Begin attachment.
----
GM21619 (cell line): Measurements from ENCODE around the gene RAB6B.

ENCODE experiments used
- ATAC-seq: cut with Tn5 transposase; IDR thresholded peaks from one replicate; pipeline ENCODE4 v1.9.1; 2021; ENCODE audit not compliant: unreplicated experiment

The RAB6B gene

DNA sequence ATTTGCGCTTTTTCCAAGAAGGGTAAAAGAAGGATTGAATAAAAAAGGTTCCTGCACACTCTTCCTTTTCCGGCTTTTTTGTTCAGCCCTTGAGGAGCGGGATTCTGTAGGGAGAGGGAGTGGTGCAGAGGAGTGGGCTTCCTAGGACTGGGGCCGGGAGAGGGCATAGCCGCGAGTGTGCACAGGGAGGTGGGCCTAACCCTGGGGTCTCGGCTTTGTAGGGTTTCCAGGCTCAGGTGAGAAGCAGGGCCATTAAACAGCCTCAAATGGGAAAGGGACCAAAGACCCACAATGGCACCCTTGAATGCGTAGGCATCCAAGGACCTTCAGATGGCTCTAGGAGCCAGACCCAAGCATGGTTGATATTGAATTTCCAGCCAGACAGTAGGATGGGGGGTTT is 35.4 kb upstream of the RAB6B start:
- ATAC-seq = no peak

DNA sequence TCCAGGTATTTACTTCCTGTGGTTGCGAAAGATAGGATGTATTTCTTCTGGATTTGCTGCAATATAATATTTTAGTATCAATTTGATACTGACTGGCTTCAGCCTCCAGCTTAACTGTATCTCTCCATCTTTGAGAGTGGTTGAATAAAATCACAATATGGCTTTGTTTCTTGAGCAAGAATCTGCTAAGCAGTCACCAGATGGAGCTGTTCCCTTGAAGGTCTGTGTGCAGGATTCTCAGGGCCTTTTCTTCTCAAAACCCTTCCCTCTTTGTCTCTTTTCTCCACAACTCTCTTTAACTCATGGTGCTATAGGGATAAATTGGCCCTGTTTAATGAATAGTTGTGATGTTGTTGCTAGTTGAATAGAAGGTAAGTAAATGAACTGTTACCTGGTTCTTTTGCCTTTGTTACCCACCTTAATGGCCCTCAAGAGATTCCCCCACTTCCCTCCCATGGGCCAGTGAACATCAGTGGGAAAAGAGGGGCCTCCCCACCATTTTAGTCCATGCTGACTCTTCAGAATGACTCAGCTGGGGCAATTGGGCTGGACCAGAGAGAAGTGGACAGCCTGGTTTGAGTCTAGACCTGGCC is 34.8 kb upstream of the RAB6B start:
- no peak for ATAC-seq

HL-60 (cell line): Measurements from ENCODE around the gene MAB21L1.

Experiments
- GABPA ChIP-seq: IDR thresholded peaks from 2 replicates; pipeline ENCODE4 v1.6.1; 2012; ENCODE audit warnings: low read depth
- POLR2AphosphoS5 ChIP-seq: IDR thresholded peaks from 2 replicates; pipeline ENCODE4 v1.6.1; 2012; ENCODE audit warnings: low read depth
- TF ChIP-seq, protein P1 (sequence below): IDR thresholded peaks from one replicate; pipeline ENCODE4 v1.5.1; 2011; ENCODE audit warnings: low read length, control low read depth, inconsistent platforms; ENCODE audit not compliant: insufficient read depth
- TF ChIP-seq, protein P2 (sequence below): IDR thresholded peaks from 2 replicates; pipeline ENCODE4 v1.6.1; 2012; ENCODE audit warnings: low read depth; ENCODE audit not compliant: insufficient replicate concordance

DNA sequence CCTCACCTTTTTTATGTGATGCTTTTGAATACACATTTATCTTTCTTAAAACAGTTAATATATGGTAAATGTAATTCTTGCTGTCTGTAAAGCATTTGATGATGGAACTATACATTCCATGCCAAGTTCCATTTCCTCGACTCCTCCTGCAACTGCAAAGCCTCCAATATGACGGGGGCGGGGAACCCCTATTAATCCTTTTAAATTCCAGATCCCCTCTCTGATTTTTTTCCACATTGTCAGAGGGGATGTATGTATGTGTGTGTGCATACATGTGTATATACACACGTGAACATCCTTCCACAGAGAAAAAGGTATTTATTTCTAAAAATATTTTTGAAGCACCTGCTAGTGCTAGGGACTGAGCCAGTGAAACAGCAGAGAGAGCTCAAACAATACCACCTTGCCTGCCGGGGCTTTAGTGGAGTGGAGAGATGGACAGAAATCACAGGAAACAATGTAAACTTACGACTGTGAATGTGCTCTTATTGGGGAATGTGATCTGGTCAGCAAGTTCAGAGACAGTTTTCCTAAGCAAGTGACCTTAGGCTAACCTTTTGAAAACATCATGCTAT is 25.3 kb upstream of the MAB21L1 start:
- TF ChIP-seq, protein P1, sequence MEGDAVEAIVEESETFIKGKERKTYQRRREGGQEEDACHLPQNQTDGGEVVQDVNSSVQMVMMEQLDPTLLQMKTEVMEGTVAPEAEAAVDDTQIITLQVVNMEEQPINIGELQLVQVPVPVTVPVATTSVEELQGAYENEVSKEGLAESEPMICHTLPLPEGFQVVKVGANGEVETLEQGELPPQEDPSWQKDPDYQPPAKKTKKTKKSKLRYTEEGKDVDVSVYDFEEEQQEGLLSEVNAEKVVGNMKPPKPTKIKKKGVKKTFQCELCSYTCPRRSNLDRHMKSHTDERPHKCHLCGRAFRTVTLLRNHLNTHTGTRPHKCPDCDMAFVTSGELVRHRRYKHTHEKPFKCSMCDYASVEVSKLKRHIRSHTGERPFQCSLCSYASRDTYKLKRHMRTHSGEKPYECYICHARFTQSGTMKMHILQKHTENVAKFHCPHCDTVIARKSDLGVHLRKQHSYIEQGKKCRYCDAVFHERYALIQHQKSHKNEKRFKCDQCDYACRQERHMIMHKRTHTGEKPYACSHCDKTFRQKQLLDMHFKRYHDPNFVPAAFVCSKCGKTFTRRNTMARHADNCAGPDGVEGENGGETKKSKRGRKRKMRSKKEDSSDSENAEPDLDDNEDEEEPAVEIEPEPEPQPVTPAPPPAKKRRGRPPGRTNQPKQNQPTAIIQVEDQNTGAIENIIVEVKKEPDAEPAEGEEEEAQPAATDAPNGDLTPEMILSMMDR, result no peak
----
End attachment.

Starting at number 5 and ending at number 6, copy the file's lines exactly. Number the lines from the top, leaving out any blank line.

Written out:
DNA sequence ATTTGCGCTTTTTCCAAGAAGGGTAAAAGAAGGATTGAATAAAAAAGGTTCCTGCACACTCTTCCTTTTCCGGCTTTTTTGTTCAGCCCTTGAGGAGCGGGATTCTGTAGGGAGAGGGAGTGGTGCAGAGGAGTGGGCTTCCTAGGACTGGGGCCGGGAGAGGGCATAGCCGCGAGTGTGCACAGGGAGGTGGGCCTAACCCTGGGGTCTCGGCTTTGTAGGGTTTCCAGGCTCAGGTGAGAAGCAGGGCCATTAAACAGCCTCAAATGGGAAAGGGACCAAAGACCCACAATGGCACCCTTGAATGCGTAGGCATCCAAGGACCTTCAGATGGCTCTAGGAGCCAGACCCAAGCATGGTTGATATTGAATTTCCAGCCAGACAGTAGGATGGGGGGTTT is 35.4 kb upstream of the RAB6B start:
- ATAC-seq = no peak